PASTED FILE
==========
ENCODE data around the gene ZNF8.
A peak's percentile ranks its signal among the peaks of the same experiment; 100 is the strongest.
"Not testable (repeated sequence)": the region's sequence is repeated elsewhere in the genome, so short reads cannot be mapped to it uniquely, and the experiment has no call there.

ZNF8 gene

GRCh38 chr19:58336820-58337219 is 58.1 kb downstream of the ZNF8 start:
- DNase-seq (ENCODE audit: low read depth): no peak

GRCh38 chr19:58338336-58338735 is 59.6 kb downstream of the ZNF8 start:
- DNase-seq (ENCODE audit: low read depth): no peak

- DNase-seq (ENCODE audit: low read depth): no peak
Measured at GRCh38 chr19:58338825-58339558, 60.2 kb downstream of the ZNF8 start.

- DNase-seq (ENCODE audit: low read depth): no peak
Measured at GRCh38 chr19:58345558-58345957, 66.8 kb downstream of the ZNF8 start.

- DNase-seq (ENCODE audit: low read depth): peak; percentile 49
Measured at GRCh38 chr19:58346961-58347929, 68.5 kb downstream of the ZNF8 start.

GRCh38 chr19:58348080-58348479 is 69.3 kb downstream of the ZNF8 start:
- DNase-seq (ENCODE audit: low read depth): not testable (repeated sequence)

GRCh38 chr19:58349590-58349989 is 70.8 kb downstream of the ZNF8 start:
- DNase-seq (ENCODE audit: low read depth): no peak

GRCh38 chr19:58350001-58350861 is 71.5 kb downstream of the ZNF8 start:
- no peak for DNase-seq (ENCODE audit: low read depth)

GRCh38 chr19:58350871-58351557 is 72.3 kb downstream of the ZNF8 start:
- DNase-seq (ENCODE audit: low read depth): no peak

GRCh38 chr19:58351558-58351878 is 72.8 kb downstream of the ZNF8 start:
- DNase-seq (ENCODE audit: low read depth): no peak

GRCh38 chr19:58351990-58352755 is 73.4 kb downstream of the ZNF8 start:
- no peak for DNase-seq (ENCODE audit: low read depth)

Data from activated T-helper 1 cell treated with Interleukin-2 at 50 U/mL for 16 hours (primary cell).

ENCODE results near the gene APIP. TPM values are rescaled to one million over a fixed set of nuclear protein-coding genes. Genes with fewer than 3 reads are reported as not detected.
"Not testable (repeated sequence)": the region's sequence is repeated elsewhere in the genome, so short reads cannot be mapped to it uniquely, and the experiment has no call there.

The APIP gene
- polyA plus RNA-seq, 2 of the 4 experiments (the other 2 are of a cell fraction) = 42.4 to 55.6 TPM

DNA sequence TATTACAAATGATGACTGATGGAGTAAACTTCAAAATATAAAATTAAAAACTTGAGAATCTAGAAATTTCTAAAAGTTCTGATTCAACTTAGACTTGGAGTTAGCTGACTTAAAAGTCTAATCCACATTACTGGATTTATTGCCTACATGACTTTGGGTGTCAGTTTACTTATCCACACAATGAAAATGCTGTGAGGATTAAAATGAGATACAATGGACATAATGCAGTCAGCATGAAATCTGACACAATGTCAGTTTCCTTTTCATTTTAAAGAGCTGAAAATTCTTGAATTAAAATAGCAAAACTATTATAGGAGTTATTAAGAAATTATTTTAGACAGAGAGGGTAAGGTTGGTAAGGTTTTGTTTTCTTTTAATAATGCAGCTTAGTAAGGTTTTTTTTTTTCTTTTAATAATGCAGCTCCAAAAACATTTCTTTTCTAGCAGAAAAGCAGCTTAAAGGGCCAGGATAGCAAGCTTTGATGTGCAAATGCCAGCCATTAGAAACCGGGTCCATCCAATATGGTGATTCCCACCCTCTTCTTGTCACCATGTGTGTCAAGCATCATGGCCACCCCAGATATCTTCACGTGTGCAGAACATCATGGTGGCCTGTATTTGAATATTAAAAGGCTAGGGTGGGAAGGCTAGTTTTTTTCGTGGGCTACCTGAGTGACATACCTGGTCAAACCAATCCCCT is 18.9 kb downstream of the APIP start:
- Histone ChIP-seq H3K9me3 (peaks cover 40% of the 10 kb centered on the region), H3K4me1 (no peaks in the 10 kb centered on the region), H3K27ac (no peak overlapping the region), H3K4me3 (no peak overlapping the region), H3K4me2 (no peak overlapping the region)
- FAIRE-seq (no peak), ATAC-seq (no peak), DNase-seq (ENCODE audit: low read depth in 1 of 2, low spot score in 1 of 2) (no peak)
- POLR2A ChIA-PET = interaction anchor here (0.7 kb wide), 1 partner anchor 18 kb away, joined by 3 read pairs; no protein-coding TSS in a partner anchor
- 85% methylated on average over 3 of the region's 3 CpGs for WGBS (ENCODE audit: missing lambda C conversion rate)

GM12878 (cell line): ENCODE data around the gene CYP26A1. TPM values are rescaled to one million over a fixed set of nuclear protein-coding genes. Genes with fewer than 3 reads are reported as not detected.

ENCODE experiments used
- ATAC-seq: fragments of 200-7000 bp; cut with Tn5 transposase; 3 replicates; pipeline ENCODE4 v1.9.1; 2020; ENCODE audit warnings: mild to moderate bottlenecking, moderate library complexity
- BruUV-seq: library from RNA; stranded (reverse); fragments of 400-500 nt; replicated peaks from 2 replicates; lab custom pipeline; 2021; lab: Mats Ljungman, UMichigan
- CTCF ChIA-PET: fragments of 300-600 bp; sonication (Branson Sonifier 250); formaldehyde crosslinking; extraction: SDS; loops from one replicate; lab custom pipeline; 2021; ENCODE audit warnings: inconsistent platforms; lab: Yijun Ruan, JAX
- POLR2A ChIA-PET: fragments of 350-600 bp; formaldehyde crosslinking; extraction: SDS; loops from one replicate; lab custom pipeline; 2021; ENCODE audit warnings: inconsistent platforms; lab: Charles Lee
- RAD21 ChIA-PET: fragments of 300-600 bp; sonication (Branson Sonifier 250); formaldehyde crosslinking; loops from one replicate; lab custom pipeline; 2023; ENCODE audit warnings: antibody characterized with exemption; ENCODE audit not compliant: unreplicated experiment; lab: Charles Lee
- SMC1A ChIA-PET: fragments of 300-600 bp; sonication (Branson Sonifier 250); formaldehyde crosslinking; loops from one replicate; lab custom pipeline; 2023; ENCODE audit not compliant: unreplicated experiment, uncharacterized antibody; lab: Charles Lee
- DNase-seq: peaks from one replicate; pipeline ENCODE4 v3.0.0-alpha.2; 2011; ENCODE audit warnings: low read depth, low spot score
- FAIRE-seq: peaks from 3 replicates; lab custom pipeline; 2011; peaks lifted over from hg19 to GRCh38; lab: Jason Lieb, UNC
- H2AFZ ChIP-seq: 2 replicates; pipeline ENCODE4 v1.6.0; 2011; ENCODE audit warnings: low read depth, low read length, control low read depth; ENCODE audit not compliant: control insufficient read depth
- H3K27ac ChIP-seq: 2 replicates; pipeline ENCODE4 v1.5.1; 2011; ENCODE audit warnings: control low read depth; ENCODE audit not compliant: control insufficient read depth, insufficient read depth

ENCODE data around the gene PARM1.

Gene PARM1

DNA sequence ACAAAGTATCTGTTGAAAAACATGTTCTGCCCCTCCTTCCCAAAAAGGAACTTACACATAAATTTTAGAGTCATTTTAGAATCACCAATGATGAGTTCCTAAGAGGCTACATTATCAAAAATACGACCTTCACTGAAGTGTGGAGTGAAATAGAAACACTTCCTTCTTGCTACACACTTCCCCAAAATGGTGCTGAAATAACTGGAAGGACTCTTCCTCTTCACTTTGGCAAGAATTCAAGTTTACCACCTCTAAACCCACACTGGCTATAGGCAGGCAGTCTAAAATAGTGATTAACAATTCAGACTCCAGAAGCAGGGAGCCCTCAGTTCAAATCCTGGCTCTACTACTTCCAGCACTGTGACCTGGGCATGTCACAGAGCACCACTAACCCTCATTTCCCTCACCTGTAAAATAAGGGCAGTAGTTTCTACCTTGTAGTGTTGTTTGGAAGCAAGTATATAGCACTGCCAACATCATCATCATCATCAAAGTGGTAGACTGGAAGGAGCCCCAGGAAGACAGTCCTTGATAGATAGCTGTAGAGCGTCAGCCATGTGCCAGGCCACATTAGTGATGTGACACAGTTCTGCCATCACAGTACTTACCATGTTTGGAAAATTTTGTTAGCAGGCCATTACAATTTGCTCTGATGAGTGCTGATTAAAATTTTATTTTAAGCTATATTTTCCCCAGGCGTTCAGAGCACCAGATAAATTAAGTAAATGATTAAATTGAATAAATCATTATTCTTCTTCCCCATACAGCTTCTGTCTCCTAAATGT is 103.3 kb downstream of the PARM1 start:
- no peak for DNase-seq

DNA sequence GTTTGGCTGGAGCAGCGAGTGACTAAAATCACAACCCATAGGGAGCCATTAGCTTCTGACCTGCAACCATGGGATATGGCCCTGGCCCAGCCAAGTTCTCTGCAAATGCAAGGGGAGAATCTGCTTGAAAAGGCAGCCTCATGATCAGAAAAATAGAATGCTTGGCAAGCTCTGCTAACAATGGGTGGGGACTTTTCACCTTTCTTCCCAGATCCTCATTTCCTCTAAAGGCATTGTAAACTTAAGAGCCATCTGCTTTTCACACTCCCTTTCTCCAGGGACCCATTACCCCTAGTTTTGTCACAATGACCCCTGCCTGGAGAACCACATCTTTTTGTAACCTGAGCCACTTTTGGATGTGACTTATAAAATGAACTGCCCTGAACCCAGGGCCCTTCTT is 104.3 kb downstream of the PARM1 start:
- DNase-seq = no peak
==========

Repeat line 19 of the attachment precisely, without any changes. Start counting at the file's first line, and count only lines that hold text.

GRCh38 chr19:58350001-58350861 is 71.5 kb downstream of the ZNF8 start: